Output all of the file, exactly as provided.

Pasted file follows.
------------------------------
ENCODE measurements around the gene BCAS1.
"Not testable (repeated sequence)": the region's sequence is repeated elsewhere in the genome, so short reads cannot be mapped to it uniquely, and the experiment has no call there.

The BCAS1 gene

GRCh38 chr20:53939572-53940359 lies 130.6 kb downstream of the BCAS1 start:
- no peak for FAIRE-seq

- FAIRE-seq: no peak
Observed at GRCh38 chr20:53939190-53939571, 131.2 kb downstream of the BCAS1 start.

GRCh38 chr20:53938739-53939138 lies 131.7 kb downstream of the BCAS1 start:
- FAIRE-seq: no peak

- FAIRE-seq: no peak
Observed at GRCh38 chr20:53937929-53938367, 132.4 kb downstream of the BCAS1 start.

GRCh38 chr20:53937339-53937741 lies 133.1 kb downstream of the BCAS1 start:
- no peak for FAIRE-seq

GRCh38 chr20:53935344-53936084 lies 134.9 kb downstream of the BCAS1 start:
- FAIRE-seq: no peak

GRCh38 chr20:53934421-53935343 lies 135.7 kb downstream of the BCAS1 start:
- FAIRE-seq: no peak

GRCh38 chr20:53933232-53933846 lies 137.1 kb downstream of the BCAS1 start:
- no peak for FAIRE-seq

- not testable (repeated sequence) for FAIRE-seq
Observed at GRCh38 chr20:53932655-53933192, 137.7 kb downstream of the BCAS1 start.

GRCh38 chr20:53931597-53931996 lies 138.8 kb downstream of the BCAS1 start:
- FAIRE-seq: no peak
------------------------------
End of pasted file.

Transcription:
ENCODE measurements around the gene BCAS1.
"Not testable (repeated sequence)": the region's sequence is repeated elsewhere in the genome, so short reads cannot be mapped to it uniquely, and the experiment has no call there.

The BCAS1 gene

GRCh38 chr20:53939572-53940359 lies 130.6 kb downstream of the BCAS1 start:
- no peak for FAIRE-seq

- FAIRE-seq: no peak
Observed at GRCh38 chr20:53939190-53939571, 131.2 kb downstream of the BCAS1 start.

GRCh38 chr20:53938739-53939138 lies 131.7 kb downstream of the BCAS1 start:
- FAIRE-seq: no peak

- FAIRE-seq: no peak
Observed at GRCh38 chr20:53937929-53938367, 132.4 kb downstream of the BCAS1 start.

GRCh38 chr20:53937339-53937741 lies 133.1 kb downstream of the BCAS1 start:
- no peak for FAIRE-seq

GRCh38 chr20:53935344-53936084 lies 134.9 kb downstream of the BCAS1 start:
- FAIRE-seq: no peak

GRCh38 chr20:53934421-53935343 lies 135.7 kb downstream of the BCAS1 start:
- FAIRE-seq: no peak

GRCh38 chr20:53933232-53933846 lies 137.1 kb downstream of the BCAS1 start:
- no peak for FAIRE-seq

- not testable (repeated sequence) for FAIRE-seq
Observed at GRCh38 chr20:53932655-53933192, 137.7 kb downstream of the BCAS1 start.

GRCh38 chr20:53931597-53931996 lies 138.8 kb downstream of the BCAS1 start:
- FAIRE-seq: no peak